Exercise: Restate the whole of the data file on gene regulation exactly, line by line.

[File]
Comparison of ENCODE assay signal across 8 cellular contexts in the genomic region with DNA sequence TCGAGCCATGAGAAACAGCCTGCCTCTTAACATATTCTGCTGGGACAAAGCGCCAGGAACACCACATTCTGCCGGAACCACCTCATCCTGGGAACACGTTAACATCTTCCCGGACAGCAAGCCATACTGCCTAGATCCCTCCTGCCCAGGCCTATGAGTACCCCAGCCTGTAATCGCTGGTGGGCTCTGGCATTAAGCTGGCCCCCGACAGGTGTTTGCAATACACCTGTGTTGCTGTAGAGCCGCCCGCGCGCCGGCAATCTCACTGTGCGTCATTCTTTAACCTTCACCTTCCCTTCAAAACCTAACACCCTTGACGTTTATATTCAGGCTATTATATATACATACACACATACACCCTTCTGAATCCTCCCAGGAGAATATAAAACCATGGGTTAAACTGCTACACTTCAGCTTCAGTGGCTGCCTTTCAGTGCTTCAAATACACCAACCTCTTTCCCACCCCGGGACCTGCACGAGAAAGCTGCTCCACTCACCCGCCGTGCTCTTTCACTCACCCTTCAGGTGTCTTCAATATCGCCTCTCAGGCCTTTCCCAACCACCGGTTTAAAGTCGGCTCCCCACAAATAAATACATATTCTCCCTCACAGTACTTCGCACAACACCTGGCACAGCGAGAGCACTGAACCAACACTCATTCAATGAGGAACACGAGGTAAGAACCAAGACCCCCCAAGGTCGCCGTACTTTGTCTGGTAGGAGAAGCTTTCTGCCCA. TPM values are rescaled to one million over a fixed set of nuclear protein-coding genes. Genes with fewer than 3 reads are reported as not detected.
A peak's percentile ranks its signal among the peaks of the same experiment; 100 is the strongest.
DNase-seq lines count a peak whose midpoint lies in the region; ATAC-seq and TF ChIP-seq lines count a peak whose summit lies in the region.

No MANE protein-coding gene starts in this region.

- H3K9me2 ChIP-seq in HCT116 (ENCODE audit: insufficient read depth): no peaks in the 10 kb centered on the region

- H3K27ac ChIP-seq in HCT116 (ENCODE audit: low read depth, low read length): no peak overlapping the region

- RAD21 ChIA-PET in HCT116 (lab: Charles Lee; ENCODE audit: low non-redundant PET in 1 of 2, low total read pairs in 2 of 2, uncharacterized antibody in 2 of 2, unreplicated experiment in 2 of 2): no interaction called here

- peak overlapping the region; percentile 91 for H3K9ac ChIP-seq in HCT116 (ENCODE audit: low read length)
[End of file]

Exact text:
Comparison of ENCODE assay signal across 8 cellular contexts in the genomic region with DNA sequence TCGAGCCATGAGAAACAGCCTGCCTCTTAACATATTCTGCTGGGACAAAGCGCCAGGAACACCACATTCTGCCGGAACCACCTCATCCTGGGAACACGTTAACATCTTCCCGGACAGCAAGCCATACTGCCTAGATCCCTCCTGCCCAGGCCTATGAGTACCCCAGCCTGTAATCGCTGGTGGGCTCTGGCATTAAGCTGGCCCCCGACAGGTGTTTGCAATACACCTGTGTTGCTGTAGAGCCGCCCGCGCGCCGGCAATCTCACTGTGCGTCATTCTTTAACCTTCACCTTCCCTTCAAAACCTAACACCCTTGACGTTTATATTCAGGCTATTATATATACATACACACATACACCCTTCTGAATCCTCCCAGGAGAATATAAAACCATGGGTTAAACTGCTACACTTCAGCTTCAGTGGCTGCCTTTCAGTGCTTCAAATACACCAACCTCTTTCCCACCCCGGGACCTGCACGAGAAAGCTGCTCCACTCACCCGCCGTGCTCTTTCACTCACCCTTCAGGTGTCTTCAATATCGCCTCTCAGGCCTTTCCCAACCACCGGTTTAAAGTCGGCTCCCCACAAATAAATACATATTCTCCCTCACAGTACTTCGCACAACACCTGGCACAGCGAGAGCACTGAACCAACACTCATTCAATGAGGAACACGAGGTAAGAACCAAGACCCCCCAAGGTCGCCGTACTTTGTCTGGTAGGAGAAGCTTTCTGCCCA. TPM values are rescaled to one million over a fixed set of nuclear protein-coding genes. Genes with fewer than 3 reads are reported as not detected.
A peak's percentile ranks its signal among the peaks of the same experiment; 100 is the strongest.
DNase-seq lines count a peak whose midpoint lies in the region; ATAC-seq and TF ChIP-seq lines count a peak whose summit lies in the region.

No MANE protein-coding gene starts in this region.

- H3K9me2 ChIP-seq in HCT116 (ENCODE audit: insufficient read depth): no peaks in the 10 kb centered on the region

- H3K27ac ChIP-seq in HCT116 (ENCODE audit: low read depth, low read length): no peak overlapping the region

- RAD21 ChIA-PET in HCT116 (lab: Charles Lee; ENCODE audit: low non-redundant PET in 1 of 2, low total read pairs in 2 of 2, uncharacterized antibody in 2 of 2, unreplicated experiment in 2 of 2): no interaction called here

- peak overlapping the region; percentile 91 for H3K9ac ChIP-seq in HCT116 (ENCODE audit: low read length)